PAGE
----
In other words, even if the situation changed radically tomorrow, generative AI would continue to mimic the mainstream discourse’s references to the occupation, and replicate the hegemonies of the internet until its programmers decided otherwise. Taking its data from the dominant internet, which repeatedly omits or skews Palestinian narratives and lived experience, apartheid is encoded in its DNA. Therefore, we cannot expect generative AI to create images or texts that do not replicate the current status quo under apartheid and occupation. This puts very real political and social limits on AI’s machine dreaming.
Debunking the myths of neutrality
To make AI fairer and more accountable, Mahmoudi explains, requires “extra labor where we then have to go do knowledge work that is about de-biasing the system, getting the system to represent the world correctly.” However, he warns, this creates “additional layers that must be peeled away before you get to the root cause of the issue, which is the international crime of apartheid in Palestine.”
Debunking the myths of neutrality in AI systems will be vital if they are to become increasingly ubiquitous. Though, as Mahmoudi notes, “the onus should be on people who want to roll out the technologies to prove why it’s necessary, not on us to prove why it shouldn’t be rolled out.”
To return to my AI-generated cat at the Dome of the Rock, its vague and confused keffiyeh might seem immaterial given the reality on the ground. However, the vagaries of these visual distortions — morphing into something that looks more like a knitted skull cap, yarmulke, or a ski hat than a keffiyeh — point to the obscurity of the data sets and the impenetrability of the backend that produces them. Does the AI categorize and rank the visual appearance of national-religious Israeli settlers at the Dome of the Rock differently than Palestinian worshippers at Al-Aqsa? Is one group over-represented in the data set? What visual cues does it score, including gender? Is it multilingual? Will we ever find out how this system works, or will it be perpetually shrouded in opacity?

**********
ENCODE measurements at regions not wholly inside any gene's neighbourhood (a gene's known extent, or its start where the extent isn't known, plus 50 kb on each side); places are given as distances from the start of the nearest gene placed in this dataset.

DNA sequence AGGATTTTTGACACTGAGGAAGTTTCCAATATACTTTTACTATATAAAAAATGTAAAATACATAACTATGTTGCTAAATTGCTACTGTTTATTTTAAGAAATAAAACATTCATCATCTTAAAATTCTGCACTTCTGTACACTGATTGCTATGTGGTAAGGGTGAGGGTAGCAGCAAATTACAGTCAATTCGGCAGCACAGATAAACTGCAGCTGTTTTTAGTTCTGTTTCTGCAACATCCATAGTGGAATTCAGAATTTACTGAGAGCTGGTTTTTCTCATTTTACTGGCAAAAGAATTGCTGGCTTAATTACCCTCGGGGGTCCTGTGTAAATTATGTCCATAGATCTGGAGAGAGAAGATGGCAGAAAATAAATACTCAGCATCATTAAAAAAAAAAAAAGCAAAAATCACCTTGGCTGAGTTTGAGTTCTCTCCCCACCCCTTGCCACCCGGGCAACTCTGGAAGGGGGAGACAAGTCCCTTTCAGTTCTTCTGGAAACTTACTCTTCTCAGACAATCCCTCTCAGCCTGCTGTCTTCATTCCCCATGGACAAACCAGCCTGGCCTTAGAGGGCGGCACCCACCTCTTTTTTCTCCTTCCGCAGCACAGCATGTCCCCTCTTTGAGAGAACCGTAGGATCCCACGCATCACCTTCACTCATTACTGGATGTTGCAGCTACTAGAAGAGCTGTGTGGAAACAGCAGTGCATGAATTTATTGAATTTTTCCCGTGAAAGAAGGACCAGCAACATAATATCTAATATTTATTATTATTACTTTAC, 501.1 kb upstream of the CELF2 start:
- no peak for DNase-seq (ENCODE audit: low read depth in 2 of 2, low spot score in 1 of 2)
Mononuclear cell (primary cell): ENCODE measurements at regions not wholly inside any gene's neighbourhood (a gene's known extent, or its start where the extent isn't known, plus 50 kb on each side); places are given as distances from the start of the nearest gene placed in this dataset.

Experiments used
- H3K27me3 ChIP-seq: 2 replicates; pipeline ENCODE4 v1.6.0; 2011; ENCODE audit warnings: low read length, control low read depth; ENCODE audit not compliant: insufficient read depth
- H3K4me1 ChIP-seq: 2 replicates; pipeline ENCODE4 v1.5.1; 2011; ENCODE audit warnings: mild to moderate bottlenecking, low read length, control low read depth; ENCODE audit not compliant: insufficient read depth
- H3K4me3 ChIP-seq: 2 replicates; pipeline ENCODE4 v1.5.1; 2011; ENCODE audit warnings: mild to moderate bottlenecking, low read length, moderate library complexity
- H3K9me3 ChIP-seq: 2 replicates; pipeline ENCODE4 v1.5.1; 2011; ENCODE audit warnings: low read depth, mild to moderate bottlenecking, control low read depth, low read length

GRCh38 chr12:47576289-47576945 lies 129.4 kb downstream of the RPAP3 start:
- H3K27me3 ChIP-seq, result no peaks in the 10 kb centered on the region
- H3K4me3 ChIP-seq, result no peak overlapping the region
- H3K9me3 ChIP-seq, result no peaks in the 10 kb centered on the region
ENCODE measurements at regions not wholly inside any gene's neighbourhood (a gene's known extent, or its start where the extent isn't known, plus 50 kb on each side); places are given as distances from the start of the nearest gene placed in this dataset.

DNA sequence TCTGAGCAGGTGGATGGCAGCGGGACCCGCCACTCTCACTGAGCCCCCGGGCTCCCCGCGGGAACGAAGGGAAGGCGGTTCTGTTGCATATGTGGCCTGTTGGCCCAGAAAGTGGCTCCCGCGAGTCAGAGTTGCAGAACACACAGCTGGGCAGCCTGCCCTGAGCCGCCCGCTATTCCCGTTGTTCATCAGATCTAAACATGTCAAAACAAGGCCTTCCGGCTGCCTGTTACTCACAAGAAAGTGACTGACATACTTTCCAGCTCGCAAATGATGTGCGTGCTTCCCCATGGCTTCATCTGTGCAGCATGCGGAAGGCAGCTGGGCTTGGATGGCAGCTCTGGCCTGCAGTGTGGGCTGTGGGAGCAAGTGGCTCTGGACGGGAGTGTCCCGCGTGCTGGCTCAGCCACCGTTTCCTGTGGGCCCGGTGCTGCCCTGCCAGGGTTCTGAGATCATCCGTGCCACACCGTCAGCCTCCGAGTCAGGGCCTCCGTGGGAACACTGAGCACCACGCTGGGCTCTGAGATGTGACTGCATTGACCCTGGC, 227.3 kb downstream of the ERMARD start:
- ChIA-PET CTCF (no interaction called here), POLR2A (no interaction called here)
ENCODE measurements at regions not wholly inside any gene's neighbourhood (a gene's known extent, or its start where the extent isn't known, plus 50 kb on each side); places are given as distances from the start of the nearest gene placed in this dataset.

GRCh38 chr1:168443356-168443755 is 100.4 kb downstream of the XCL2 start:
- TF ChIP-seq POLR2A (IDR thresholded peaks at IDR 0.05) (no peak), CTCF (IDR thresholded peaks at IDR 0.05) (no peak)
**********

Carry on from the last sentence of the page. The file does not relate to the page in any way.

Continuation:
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While confronting the unknowability of these systems is distressing in the case of low-risk AI, it can be potentially dangerous or even deadly in higher-risk systems. AI-powered surveillance systems, such as Clearview or BlueWolf, weaponize the machine’s capacity to detect patterns in image sets.
In Al-Aqsa, the Israeli police’s mass surveillance of the compound is ongoing through CCTV and drones. Palestinians in East Jerusalem, the West Bank, and Gaza are increasingly subjected to biometric surveillance and high-risk AI such as facial recognition technologies.
Under these AI systems, algorithms and surveillance data can be used to restrict Palestinians’ freedom of movement, assembly, privacy, and religion. With the intensification of powerful AI systems in the digital occupation and apartheid, we must ensure that Palestinian human rights are safeguarded even as they take on increasingly digital dimensions.